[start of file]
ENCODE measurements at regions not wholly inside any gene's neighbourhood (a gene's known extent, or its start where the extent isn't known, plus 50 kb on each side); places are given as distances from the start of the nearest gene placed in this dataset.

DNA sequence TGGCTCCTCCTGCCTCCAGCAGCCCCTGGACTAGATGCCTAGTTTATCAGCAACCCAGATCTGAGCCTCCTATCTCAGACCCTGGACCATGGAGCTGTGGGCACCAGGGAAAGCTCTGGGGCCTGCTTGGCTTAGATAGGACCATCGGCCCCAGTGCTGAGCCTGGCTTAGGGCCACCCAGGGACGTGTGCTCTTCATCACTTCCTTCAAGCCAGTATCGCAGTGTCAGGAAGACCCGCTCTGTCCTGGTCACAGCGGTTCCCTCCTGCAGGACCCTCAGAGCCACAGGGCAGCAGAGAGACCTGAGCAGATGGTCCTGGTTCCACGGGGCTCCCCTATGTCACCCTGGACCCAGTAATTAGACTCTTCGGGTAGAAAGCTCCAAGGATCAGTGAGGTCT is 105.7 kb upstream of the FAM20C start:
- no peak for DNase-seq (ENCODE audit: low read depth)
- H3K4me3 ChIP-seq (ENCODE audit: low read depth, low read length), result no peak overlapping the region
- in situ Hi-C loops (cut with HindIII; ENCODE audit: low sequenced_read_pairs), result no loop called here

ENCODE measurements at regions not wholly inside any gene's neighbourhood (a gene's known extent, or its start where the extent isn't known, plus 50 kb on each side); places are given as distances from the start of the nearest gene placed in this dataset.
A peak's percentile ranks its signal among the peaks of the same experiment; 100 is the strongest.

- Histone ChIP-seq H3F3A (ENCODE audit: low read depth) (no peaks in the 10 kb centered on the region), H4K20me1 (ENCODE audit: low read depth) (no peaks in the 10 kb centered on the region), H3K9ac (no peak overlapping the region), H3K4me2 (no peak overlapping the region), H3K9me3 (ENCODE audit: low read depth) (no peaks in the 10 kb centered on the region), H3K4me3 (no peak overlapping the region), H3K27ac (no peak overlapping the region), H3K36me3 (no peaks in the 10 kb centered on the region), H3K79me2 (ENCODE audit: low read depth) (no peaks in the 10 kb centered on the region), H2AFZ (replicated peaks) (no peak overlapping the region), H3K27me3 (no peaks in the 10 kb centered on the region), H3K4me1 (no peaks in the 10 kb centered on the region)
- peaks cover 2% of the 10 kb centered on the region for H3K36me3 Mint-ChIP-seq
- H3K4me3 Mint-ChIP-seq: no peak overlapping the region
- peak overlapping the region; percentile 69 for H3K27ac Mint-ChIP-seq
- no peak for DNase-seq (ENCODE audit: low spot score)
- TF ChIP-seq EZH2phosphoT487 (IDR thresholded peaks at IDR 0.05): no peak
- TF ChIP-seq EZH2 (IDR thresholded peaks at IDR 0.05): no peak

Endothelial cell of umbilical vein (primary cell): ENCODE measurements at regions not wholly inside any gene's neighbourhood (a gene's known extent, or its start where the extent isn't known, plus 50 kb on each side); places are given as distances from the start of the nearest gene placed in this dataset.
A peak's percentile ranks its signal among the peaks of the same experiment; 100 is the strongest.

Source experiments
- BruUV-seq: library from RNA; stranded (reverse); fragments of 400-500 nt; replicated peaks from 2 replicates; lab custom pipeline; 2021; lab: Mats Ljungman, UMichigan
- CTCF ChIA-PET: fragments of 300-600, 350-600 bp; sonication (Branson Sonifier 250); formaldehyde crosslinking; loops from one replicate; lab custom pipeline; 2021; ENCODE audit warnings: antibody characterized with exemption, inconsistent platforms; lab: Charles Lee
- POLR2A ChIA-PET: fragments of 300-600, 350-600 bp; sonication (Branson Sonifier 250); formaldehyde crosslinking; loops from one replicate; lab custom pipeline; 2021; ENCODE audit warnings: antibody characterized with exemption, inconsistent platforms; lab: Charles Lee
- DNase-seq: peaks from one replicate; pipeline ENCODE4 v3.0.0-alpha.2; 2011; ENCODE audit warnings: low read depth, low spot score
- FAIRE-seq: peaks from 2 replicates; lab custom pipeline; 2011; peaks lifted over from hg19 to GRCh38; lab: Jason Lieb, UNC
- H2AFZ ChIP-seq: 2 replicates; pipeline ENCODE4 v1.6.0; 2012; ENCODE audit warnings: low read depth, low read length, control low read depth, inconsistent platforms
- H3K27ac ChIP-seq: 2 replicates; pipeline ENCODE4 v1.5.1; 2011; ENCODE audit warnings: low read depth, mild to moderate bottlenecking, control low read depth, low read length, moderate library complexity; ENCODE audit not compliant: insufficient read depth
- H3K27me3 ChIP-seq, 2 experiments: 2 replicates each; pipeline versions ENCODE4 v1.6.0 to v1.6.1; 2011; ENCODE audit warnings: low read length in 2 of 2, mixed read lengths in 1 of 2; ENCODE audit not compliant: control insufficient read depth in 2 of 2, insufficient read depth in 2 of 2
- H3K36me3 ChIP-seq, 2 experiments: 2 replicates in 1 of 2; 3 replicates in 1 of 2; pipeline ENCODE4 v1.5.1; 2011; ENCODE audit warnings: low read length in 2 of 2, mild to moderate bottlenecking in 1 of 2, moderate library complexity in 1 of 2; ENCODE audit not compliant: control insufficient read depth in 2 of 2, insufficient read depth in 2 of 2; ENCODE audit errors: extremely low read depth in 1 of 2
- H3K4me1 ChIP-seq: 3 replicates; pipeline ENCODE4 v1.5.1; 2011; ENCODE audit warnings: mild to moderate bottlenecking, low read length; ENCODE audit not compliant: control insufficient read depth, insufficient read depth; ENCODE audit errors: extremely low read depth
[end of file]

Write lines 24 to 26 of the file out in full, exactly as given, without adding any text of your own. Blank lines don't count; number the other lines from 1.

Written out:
- H3K27ac ChIP-seq: 2 replicates; pipeline ENCODE4 v1.5.1; 2011; ENCODE audit warnings: low read depth, mild to moderate bottlenecking, control low read depth, low read length, moderate library complexity; ENCODE audit not compliant: insufficient read depth
- H3K27me3 ChIP-seq, 2 experiments: 2 replicates each; pipeline versions ENCODE4 v1.6.0 to v1.6.1; 2011; ENCODE audit warnings: low read length in 2 of 2, mixed read lengths in 1 of 2; ENCODE audit not compliant: control insufficient read depth in 2 of 2, insufficient read depth in 2 of 2
- H3K36me3 ChIP-seq, 2 experiments: 2 replicates in 1 of 2; 3 replicates in 1 of 2; pipeline ENCODE4 v1.5.1; 2011; ENCODE audit warnings: low read length in 2 of 2, mild to moderate bottlenecking in 1 of 2, moderate library complexity in 1 of 2; ENCODE audit not compliant: control insufficient read depth in 2 of 2, insufficient read depth in 2 of 2; ENCODE audit errors: extremely low read depth in 1 of 2